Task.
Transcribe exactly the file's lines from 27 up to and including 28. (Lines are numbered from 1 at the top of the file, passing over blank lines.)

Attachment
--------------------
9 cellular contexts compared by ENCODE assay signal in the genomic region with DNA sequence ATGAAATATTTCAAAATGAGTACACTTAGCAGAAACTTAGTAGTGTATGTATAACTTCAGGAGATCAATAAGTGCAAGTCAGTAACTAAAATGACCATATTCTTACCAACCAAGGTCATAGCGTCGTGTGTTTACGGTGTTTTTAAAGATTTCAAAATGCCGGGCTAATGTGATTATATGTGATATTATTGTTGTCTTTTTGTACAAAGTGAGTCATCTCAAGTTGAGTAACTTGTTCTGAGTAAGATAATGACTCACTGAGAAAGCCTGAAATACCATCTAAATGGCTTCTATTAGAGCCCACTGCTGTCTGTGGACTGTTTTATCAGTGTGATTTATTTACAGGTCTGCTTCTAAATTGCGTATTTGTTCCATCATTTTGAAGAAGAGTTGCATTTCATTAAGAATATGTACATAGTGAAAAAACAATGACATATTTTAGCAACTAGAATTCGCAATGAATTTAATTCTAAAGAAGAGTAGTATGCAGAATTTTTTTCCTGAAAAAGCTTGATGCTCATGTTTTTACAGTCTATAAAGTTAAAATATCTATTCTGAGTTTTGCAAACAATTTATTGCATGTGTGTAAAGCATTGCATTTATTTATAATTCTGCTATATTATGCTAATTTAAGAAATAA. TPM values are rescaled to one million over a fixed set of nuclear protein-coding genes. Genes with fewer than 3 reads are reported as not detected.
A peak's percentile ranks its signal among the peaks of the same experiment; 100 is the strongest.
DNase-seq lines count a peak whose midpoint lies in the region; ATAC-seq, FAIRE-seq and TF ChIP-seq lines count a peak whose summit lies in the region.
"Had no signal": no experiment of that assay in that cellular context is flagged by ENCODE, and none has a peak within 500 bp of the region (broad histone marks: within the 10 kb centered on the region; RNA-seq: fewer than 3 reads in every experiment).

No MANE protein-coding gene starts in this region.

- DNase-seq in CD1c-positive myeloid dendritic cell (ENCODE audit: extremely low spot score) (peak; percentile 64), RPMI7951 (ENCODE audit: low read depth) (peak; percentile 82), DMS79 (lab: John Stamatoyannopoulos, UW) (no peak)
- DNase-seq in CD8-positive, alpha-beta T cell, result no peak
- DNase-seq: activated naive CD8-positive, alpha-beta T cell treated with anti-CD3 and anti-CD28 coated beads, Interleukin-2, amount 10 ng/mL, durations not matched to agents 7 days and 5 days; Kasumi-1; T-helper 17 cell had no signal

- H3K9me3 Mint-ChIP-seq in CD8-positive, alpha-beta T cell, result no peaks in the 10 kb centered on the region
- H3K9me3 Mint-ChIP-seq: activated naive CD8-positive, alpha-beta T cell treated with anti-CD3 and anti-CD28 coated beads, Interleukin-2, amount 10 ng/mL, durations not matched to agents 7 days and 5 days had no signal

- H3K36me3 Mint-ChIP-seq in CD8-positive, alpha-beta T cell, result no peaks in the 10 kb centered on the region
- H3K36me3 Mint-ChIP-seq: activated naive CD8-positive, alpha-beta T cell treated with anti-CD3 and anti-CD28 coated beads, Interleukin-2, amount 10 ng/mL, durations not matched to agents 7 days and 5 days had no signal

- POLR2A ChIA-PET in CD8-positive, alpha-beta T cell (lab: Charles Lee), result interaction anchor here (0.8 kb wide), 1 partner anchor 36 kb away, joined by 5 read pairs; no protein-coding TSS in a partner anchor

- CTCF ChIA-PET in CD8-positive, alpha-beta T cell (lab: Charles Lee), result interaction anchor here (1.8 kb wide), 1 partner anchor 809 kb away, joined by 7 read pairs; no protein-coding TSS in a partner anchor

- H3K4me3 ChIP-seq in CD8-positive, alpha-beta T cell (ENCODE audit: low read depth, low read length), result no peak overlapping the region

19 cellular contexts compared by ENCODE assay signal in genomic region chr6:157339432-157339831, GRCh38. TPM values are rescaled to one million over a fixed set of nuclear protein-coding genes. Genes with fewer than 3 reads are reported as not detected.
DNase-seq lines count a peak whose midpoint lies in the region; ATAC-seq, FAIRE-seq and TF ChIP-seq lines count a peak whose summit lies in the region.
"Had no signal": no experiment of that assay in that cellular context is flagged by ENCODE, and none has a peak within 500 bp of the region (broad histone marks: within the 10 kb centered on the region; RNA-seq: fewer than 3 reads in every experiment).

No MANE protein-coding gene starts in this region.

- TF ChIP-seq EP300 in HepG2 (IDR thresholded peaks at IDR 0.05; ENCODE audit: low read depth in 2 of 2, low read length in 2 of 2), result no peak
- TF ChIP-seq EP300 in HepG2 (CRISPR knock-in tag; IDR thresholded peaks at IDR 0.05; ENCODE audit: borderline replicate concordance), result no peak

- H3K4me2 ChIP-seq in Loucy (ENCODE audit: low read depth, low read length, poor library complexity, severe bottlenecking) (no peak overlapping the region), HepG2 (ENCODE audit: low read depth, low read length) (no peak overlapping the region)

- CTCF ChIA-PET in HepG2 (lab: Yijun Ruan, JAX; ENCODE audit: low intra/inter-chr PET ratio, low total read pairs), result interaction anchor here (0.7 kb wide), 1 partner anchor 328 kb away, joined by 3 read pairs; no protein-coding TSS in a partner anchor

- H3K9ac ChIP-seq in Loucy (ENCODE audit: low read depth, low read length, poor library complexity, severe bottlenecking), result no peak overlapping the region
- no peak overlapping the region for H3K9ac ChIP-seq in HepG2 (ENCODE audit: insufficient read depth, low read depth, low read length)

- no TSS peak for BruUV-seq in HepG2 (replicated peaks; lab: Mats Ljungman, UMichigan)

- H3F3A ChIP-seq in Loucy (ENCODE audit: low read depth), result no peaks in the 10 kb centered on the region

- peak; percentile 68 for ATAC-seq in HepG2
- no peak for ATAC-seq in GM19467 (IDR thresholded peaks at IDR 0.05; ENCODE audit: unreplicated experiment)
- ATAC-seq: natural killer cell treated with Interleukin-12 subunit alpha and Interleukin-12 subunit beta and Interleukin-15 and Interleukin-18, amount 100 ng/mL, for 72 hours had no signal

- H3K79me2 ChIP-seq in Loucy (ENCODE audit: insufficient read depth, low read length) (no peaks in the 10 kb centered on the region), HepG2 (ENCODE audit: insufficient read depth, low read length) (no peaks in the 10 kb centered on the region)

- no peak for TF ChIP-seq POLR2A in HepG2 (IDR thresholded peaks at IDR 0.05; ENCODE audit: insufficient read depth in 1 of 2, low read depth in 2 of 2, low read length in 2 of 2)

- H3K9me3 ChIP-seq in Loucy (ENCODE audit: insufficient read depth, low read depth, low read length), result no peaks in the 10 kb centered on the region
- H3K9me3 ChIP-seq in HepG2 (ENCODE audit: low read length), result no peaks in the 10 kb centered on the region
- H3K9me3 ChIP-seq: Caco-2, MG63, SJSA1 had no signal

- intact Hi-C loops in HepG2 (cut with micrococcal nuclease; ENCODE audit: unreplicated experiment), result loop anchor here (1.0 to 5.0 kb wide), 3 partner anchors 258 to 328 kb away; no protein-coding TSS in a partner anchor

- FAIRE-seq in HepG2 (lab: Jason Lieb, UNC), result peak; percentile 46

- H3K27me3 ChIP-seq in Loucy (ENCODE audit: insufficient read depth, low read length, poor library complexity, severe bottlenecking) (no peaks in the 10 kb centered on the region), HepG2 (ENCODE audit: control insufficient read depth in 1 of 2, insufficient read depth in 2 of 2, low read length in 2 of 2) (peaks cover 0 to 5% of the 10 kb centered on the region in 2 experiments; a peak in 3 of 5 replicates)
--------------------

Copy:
- H3F3A ChIP-seq in Loucy (ENCODE audit: low read depth), result no peaks in the 10 kb centered on the region

- peak; percentile 68 for ATAC-seq in HepG2